Earlier this year we decided to go for the infamous Murietta Falls hike in the Ohlone Wilderness, even though it was kinda late in the season for this hike. We went in mid May, and it was already pretty hot on some days in Livermore, we knew that if we waited any longer that the weather would get into the 90s and 100s, and at that point we’d have to wait quite a few months. We had just bought the Ruffwear Swamp Cooler and I was confident that it would keep Chico cool. I carried extra water to spray it down, and there were a couple of streams as well. We drove to Lake Del Valle in Livermore, and paid $6 to park and $2 for our Ohlone Wilderness permit that has an awesome map and is good for a year. You can also get this permit/map at Sunol, or order it online. You need a permit for the trail.
This trail is 12 to 14 miles depending on who you talk to, and is said to be one of the hardest hikes in The Bay Area, with mostly ascent and descent along ridgelines, and “The Big Burn” which is over 1200 vertical feet gain in less than 2 miles with with grades as steep as 40%. But yet, my room mate whom is a Ranger at EBRD said that he saw people coming off that trail all the time, who weren’t in great shape, didn’t carry any water, and that many of those people said they did it in 3 hours. He was always encouraging us! Haha, but yes, but after we were done, he said lots of people had to be rescued too.
I think that there is some mis-communication–there are other trails one can hike there, and one could see people returning from these trails. Also, are people counting the hike up to the actual Ohlone Wilderness Trail which is a steep 1/2 or so, adding 1+ miles to the trip? Or, just the hike to Murietta Falls on the Ohlone Wilderness trail itself? People I know have done it in 4 hours in the early spring and winter. This I knew would not be us, we dilly dally…we go off path to explore…we take many photos.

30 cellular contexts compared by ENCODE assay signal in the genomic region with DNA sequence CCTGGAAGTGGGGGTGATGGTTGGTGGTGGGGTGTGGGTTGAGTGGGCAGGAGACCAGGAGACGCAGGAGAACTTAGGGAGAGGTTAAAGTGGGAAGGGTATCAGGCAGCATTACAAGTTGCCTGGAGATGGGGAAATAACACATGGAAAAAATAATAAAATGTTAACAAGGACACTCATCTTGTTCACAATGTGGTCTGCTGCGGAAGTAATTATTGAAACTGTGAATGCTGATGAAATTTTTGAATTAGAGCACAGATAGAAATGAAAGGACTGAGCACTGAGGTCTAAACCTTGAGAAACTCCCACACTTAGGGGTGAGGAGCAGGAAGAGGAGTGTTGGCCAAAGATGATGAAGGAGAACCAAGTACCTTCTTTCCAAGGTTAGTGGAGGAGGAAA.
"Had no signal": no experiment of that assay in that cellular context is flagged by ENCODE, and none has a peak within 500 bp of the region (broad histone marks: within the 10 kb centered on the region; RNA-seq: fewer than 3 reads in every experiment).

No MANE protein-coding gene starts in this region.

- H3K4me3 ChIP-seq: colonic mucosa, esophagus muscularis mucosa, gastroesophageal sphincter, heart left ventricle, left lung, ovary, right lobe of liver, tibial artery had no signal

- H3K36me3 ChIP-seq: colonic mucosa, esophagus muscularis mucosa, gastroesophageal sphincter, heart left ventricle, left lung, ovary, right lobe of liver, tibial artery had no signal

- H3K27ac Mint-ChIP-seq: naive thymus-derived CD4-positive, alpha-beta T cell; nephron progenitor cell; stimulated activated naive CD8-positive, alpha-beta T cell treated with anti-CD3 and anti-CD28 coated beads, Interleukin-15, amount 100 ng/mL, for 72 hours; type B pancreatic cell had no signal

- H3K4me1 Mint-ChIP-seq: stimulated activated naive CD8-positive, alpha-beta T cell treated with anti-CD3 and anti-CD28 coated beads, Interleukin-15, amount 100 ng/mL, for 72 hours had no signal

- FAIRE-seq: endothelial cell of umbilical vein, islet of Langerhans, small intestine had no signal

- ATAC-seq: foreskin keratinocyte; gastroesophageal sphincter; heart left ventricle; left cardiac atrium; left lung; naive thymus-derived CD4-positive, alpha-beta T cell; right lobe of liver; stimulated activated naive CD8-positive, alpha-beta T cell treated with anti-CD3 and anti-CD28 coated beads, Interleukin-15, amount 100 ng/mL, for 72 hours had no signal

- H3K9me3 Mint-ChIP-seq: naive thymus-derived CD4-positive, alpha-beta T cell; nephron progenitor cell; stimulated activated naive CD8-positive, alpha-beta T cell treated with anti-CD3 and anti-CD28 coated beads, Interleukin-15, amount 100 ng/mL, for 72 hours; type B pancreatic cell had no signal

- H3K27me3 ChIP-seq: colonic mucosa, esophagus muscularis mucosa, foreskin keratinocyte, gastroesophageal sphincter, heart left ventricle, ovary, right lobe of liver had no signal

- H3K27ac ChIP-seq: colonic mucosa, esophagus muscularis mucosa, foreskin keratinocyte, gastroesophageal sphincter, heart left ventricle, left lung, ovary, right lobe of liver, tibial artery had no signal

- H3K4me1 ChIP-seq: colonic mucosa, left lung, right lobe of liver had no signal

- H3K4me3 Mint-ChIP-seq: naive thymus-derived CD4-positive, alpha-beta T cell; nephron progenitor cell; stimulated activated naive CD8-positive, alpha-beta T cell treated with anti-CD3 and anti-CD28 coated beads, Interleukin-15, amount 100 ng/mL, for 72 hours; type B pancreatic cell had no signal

I knew that we average 2 mph in harder conditions and new trails. Since this trail had a lot of ascent and descent, I estimated 7 hours, thinking that we would prob go fast on the decents, we did it in 8 hours or so, and measured just under 14 miles from the trail you pick up at the parking lot–we walked past Murietta Falls by accident adding about a 1/2 mile. It got quite hot inot the high 70s with many parts of the trail in direct sunlight, and I chose to rest us to be safe,. Chico actually seemed fine as he put the Swamp Cooler on mid day, but I was going through water pretty fast, and didn’t bring a filter. There were some really hot humid pockets too.
We had an unusual thing happen about 2 miles in, and I hoped it wasn’t an omen of bad things to come. I saw what I thought was a log in the middle of the path ahead, and also what appeared to a shiny puddle of water a bit past it. But no! That log was a Turkey Vulture with fresh guts hanging out, and, the water, was the feathers….we had interupted someone’s breakfast. I took some comfort in knowing that the predator hid when we came by, instead of trying to guard it’s tasy treat. The whole carcass was gone on our return trip.